Some critics argue that the resurrection was the result of an accumulating legend. After Jesus died, the story of his “resurrection” was exaggerated from person to person. After time went by, the resurrection account was created over time. Is this the case?
First, the early church enunciated the resurrection account almost immediately after Jesus died. As we have argued earlier, the content of 1 Corinthians 15:3b-5 was a very early statement of faith from the earliest Christians—most likely dating to a year or two after the resurrection event. As atheistic critic Gerd Lüdemann affirms, “It was also reported immediately after the appearance of Jesus.” In this statement of faith, Paul recounts the death, burial, resurrection, and appearances of the risen Christ—even mentioning a list of eye-witnesses.
Second, the gospel accounts were not second-century myths; they were first-century historical accounts. As we have argued in our book (Evidence Unseen chapters 9-16), the gospel accounts were written early, and they bear the marks of historical reliability. The notion that these were late, second-century accounts has been dismissed even in critical circles. By contrast, Siddhartha Gautama (563-483 BC) left behind no written sources for his teaching—only oral traditions. Habermas and Licona write, “This leaves plenty of time for legend to creep into the oral tradition, since the earliest writings didn’t appear until approximately four hundred years after the founder’s death.” Moreover, as we have argued elsewhere (Evidence Unseen chapter 10), Jesus had four biographies written within one generation after his death, while other famed ancient leaders like Alexander the Great’s earliest biography was written by Arrian in AD 130—over 450 years after Alexander’s death. By comparison, the historical material about Jesus is more abundant and earlier to the events in question.
Third, in order for a legend to spoil the historical core of story, more time is needed. British historian and professor of Roman history A.N. Sherwin-White writes, “For these stories to be legends, the rate of legendary accumulation would have to be unbelievable; more generations are needed… The span of two generations is too short to allow legendary tendencies to wipe out the hard core of historical fact.” In fact, Sherwin-White demonstrates the legendary accrual in Herodotus to measure the way that legend can distort history. He then compares this to the NT documents and shows that much more time is needed to destroy the core historical account of the four gospels in regards to the resurrection.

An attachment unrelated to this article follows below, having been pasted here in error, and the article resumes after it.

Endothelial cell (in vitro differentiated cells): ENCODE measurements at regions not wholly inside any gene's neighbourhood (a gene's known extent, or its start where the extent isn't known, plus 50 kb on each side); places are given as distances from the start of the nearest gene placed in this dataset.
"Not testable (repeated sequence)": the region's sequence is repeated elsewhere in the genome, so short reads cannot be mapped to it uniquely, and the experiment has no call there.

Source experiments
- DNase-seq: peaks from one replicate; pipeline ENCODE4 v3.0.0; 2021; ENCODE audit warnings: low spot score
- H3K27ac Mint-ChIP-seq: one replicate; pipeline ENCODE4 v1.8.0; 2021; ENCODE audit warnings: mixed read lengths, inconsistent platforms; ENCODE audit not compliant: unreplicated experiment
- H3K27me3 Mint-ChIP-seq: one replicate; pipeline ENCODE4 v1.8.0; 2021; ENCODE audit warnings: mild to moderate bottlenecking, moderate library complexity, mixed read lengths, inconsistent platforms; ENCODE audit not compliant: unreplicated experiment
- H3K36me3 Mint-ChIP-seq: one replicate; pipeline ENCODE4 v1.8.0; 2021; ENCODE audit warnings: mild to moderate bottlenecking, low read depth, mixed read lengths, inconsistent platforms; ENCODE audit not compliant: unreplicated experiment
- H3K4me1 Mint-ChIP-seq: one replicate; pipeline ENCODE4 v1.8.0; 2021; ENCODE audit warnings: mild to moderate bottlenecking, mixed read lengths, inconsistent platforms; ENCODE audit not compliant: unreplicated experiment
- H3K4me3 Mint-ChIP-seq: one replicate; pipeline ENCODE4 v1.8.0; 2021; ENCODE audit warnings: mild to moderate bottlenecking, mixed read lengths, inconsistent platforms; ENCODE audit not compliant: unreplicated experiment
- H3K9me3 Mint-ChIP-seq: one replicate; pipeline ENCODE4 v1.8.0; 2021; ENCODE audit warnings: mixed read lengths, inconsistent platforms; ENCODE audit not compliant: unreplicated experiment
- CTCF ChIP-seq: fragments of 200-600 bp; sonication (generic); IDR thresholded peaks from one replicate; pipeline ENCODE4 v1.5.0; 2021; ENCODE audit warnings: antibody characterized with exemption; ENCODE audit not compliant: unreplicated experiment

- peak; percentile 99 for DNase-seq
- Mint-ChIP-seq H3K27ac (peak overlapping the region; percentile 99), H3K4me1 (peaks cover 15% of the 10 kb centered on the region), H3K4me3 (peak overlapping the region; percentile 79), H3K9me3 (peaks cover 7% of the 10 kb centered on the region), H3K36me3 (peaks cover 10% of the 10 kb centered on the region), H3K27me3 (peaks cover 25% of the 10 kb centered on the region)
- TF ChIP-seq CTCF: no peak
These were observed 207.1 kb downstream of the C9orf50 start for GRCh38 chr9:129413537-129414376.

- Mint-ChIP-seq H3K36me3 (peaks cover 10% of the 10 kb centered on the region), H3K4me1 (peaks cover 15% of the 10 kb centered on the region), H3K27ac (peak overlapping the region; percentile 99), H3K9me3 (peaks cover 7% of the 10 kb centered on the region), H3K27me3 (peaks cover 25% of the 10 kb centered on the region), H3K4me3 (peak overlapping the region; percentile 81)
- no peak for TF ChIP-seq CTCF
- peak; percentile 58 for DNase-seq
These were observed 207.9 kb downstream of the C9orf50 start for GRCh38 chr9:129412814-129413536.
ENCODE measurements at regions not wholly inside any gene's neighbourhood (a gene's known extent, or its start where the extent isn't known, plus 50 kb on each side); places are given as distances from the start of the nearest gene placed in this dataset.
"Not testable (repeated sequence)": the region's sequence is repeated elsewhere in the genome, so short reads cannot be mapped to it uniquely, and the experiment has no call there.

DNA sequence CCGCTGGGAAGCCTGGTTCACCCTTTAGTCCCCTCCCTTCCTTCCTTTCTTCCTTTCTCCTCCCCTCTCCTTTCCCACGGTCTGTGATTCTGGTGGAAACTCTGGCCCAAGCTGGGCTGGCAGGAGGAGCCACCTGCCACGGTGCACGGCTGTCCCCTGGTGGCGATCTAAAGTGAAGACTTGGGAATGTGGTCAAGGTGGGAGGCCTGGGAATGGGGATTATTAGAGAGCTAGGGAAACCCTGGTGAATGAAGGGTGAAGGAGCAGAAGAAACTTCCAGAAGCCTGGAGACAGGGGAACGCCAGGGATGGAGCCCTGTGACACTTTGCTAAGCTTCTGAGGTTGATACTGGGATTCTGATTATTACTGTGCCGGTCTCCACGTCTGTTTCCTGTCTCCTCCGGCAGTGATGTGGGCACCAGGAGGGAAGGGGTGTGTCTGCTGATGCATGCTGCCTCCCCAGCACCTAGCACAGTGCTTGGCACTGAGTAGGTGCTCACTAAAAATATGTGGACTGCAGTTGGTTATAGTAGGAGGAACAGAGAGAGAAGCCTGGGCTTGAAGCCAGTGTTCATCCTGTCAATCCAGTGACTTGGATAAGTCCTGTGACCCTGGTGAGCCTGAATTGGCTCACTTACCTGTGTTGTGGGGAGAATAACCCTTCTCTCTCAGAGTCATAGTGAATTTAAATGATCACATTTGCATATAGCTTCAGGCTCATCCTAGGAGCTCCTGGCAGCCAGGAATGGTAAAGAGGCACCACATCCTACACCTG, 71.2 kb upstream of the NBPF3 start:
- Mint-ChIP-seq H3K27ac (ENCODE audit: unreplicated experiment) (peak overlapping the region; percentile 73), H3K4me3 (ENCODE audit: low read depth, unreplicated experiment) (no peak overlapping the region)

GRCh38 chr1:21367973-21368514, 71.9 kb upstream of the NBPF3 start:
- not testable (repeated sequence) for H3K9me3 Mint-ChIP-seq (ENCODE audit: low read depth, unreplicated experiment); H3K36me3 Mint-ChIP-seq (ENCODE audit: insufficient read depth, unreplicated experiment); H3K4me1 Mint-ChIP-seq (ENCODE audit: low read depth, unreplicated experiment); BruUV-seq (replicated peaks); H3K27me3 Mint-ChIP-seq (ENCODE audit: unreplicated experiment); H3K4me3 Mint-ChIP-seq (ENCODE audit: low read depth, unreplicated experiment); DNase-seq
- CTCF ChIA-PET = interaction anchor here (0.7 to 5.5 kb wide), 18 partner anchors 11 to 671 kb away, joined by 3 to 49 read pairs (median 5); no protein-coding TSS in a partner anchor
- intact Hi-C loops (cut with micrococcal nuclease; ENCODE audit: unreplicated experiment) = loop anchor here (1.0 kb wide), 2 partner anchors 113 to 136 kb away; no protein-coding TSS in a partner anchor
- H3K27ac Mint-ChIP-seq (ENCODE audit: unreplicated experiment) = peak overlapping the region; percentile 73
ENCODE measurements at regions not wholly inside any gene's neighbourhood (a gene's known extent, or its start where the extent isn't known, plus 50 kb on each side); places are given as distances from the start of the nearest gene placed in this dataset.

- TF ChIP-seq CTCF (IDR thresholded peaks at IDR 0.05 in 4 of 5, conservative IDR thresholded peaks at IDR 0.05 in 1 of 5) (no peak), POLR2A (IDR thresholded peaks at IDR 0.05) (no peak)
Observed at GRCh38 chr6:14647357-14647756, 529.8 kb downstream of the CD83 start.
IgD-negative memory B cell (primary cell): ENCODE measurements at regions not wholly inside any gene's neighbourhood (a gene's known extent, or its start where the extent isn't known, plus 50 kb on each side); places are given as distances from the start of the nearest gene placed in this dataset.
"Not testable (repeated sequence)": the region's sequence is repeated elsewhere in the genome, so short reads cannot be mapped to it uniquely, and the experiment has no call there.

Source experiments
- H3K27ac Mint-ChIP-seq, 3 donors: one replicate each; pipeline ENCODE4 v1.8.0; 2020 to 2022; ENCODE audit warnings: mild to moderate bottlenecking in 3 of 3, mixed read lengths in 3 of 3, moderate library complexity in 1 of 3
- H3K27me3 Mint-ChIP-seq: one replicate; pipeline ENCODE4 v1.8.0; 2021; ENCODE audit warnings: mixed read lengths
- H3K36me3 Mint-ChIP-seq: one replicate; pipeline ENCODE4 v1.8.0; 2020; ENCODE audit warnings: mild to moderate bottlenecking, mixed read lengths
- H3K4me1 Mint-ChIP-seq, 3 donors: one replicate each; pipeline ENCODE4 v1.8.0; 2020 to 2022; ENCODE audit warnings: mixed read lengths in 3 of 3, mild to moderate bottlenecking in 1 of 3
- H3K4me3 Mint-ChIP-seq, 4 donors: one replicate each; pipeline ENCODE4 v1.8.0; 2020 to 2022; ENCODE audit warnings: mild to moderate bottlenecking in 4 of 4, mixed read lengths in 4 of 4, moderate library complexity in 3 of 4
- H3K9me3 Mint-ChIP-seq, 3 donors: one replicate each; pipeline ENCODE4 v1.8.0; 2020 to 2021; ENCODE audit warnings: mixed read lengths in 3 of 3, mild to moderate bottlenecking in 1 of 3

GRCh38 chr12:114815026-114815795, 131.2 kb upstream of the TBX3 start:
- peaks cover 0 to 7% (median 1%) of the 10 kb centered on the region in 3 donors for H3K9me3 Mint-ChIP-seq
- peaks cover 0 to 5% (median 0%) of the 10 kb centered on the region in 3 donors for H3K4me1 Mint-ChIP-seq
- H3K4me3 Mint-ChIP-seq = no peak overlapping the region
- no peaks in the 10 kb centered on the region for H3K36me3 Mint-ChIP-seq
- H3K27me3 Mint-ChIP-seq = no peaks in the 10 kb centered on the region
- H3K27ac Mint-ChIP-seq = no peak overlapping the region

Moreover, when a feigned leader was killed by the authorities, the disappointed movement would usually fashion their hope on the dead leader’s brother or closest relative. James, the Lord’s brother, receives not even a mention of such acclaim. Instead, James becomes a radical follower of his crucified brother. Wright explains, “We know… of several other movements where the leader was killed, the one upon whom everyone had pinned their hope; but at no point do we find such movements then suffering from the blessed twentieth-century disease called cognitive dissonance, where they make up stories about something glorious that has happened in order to try to come to terms with their grief. That just doesn’t work as history.”
Normally, when a false messiah was killed, the man was abandoned and ridiculed by his followers. For instance, when Simon bar Kokhba failed to lead a successful messianic revolt in AD 135, his followers scorned him as a false messiah, calling him Simon bar Kozeba (which meant “the son of lies”). We find other examples of false messiahs whose brothers took over after they perished. And yet Jesus’ brother James became a radical follower of Christ, instead. In other words, a legend would never have developed into the resurrection of Jesus. It would have most likely gone any other number of ways.
 Lüdemann, Gerd, and Alf Özen. What Really Happened to Jesus: a Historical Approach to the Resurrection. Louisville, KY: Westminster John Knox, 1995. 15.
 Habermas, Gary R., and Mike Licona. The Case for the Resurrection of Jesus. Grand Rapids, MI: Kregel Publications, 2004. 85.
 Sherwin-White, A. N. Roman Society and Roman Law in the New Testament. Oxford: Clarendon, 1963. 190.
 Craig writes, “The writings of Herodotus furnish a test case for the rate of legendary accumulation, and the tests show that even two generations is too short a time span to allow legendary tendencies to wipe out the hard core of historical facts. When Professor Sherwin-White turns to the gospels, he states for these to be legends, the rate of legendary accumulation would have to be ‘unbelievable’; more generations are needed. All NT scholars agree that the gospels were written down and circulated within the first generation, during the lifetime of the eyewitnesses.” Craig, William Lane. “Contemporary Scholarship and the Historical Evidence for the Resurrection of Jesus Christ.” Truth 1 (1985): 92.
 Evans, Craig A., N. T. Wright, and Troy A. Miller. Jesus, the Final Days: What Really Happened. Louisville, KY: Westminster John Knox, 2009. 102.